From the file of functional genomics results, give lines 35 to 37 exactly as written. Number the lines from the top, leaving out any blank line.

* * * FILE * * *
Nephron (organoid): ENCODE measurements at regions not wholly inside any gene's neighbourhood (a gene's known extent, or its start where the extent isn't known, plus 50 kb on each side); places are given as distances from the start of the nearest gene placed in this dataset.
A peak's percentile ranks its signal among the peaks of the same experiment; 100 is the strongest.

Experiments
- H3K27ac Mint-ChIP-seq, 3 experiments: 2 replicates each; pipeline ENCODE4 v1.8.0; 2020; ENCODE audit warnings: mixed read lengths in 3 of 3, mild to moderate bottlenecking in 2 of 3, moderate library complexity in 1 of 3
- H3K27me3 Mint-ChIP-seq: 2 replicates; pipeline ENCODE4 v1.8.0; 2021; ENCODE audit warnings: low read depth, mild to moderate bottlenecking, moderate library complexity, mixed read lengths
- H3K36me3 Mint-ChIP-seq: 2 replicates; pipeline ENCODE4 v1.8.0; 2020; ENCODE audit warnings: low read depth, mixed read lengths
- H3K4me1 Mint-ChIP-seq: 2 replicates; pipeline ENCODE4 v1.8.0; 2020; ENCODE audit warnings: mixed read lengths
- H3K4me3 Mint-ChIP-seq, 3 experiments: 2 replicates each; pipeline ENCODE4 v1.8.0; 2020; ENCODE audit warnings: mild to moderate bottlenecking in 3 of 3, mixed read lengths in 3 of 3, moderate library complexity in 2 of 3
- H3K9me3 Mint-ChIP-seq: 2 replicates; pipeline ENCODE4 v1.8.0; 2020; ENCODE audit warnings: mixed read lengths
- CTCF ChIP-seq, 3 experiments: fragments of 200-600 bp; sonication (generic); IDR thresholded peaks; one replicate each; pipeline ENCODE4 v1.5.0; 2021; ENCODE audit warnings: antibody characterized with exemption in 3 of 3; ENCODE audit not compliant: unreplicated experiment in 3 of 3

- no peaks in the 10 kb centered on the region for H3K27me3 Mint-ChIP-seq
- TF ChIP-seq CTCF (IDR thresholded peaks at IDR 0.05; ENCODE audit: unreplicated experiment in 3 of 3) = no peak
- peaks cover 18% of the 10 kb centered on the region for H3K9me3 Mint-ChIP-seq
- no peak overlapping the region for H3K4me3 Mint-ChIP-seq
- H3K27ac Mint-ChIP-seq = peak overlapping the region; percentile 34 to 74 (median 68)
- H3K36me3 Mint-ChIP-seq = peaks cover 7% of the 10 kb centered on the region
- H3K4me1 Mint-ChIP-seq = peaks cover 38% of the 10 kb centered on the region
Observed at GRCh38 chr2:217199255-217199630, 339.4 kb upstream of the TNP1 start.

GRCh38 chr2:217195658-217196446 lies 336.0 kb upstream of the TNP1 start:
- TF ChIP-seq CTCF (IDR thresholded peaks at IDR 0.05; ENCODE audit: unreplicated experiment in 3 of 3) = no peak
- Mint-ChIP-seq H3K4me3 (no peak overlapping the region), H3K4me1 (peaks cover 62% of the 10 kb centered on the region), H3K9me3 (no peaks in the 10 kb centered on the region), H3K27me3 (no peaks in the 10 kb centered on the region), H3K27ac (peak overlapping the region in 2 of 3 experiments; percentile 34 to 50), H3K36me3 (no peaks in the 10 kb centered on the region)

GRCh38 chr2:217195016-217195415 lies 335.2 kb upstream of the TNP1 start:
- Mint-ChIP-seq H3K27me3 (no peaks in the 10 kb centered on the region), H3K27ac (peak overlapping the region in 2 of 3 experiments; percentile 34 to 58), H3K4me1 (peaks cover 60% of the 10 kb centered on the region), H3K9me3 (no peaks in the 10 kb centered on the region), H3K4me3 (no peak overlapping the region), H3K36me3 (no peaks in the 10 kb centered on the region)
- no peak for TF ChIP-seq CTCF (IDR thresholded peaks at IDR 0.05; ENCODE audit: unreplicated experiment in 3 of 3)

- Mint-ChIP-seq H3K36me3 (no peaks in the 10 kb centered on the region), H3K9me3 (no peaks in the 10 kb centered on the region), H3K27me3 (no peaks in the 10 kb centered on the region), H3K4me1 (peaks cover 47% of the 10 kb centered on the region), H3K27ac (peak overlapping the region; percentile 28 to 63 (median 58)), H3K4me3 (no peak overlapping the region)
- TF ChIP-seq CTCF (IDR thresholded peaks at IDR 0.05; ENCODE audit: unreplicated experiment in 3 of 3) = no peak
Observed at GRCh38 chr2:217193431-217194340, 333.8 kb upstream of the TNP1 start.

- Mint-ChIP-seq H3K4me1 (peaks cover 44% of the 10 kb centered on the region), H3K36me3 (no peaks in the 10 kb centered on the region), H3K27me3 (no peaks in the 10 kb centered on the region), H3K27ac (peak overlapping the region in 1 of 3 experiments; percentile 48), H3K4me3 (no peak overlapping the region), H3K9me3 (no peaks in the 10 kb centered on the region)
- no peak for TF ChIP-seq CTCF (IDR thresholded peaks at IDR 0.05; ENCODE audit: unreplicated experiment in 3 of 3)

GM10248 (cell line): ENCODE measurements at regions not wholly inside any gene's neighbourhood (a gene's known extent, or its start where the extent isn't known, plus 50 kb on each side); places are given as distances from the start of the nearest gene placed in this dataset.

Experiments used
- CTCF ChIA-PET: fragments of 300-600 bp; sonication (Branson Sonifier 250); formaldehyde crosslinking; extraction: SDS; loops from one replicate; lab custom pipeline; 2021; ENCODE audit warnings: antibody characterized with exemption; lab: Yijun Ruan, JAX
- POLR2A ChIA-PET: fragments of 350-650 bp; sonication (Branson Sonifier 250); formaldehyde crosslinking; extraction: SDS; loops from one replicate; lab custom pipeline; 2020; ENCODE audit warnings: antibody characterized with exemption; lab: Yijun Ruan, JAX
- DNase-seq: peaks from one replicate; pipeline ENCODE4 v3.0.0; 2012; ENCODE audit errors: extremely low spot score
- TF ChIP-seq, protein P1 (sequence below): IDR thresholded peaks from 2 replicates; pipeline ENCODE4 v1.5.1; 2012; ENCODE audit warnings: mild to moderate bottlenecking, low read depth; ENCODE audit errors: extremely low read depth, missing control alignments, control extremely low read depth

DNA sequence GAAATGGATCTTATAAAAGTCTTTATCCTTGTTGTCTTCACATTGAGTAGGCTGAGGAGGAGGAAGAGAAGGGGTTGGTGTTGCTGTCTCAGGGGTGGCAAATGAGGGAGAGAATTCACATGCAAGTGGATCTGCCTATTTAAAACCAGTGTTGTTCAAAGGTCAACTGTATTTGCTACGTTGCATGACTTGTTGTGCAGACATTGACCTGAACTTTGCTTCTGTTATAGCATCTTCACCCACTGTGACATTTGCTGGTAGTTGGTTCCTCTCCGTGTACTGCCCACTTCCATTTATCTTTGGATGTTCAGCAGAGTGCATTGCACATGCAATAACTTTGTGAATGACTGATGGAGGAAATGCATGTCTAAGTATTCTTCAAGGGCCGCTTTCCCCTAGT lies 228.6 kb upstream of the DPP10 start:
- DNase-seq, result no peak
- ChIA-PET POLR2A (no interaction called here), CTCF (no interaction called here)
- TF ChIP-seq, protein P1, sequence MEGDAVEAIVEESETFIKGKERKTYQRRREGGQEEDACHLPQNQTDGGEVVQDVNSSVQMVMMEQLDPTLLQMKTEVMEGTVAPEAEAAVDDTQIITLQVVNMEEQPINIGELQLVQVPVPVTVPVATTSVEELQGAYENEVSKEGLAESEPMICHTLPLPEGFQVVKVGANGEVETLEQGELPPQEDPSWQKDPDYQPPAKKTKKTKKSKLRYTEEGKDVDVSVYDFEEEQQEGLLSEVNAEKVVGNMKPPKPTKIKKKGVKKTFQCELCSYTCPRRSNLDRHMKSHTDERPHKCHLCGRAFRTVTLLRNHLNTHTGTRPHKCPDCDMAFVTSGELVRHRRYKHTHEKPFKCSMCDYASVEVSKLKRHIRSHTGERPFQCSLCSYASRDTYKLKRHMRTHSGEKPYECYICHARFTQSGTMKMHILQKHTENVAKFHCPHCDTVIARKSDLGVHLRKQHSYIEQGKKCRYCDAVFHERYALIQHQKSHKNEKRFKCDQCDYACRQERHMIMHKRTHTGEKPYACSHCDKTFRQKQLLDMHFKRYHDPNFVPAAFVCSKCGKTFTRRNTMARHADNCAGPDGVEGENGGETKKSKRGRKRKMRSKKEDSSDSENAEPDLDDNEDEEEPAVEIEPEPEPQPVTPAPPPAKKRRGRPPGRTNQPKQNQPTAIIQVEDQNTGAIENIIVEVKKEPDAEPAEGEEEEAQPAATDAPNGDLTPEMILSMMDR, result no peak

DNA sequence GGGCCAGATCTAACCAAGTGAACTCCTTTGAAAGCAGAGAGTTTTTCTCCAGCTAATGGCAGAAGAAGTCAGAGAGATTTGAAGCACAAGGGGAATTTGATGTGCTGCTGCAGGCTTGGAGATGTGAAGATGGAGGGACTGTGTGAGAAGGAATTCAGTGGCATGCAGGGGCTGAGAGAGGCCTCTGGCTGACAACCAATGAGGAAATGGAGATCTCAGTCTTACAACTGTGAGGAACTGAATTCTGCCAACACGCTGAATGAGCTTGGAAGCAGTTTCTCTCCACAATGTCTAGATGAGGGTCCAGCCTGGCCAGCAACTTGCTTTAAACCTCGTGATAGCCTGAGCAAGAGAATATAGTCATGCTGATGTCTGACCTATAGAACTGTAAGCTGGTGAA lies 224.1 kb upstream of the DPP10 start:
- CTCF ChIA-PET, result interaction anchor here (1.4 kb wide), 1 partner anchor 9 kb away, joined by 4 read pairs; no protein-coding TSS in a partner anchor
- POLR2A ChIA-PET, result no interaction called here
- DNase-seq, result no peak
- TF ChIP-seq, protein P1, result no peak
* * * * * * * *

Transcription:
- TF ChIP-seq, protein P1 (sequence below): IDR thresholded peaks from 2 replicates; pipeline ENCODE4 v1.5.1; 2012; ENCODE audit warnings: mild to moderate bottlenecking, low read depth; ENCODE audit errors: extremely low read depth, missing control alignments, control extremely low read depth

DNA sequence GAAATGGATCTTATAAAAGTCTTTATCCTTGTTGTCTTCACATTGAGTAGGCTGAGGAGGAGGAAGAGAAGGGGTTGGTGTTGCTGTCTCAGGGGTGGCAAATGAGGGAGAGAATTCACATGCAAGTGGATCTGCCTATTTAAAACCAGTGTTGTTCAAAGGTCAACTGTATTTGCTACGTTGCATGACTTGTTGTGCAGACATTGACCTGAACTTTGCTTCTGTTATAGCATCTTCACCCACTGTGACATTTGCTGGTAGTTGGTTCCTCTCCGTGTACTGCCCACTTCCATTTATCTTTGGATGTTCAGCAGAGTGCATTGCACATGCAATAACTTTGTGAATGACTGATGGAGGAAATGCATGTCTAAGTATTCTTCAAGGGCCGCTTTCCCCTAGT lies 228.6 kb upstream of the DPP10 start:
- DNase-seq, result no peak